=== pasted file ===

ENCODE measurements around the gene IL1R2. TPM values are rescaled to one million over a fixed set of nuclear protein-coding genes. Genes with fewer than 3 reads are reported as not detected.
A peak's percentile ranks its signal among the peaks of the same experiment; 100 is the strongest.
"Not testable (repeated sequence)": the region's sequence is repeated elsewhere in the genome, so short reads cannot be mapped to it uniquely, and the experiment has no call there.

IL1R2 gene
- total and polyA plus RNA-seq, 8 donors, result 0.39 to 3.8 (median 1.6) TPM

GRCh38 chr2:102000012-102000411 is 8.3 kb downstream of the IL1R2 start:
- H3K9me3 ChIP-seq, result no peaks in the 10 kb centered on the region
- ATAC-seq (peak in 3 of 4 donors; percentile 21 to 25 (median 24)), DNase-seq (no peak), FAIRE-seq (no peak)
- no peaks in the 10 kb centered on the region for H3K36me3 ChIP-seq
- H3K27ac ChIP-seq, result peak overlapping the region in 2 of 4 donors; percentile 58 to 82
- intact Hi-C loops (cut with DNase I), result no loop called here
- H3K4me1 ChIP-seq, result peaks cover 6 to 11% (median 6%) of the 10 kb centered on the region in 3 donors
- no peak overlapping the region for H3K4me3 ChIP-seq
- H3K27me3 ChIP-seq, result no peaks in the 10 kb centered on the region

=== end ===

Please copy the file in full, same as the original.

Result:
ENCODE measurements around the gene IL1R2. TPM values are rescaled to one million over a fixed set of nuclear protein-coding genes. Genes with fewer than 3 reads are reported as not detected.
A peak's percentile ranks its signal among the peaks of the same experiment; 100 is the strongest.
"Not testable (repeated sequence)": the region's sequence is repeated elsewhere in the genome, so short reads cannot be mapped to it uniquely, and the experiment has no call there.

IL1R2 gene
- total and polyA plus RNA-seq, 8 donors, result 0.39 to 3.8 (median 1.6) TPM

GRCh38 chr2:102000012-102000411 is 8.3 kb downstream of the IL1R2 start:
- H3K9me3 ChIP-seq, result no peaks in the 10 kb centered on the region
- ATAC-seq (peak in 3 of 4 donors; percentile 21 to 25 (median 24)), DNase-seq (no peak), FAIRE-seq (no peak)
- no peaks in the 10 kb centered on the region for H3K36me3 ChIP-seq
- H3K27ac ChIP-seq, result peak overlapping the region in 2 of 4 donors; percentile 58 to 82
- intact Hi-C loops (cut with DNase I), result no loop called here
- H3K4me1 ChIP-seq, result peaks cover 6 to 11% (median 6%) of the 10 kb centered on the region in 3 donors
- no peak overlapping the region for H3K4me3 ChIP-seq
- H3K27me3 ChIP-seq, result no peaks in the 10 kb centered on the region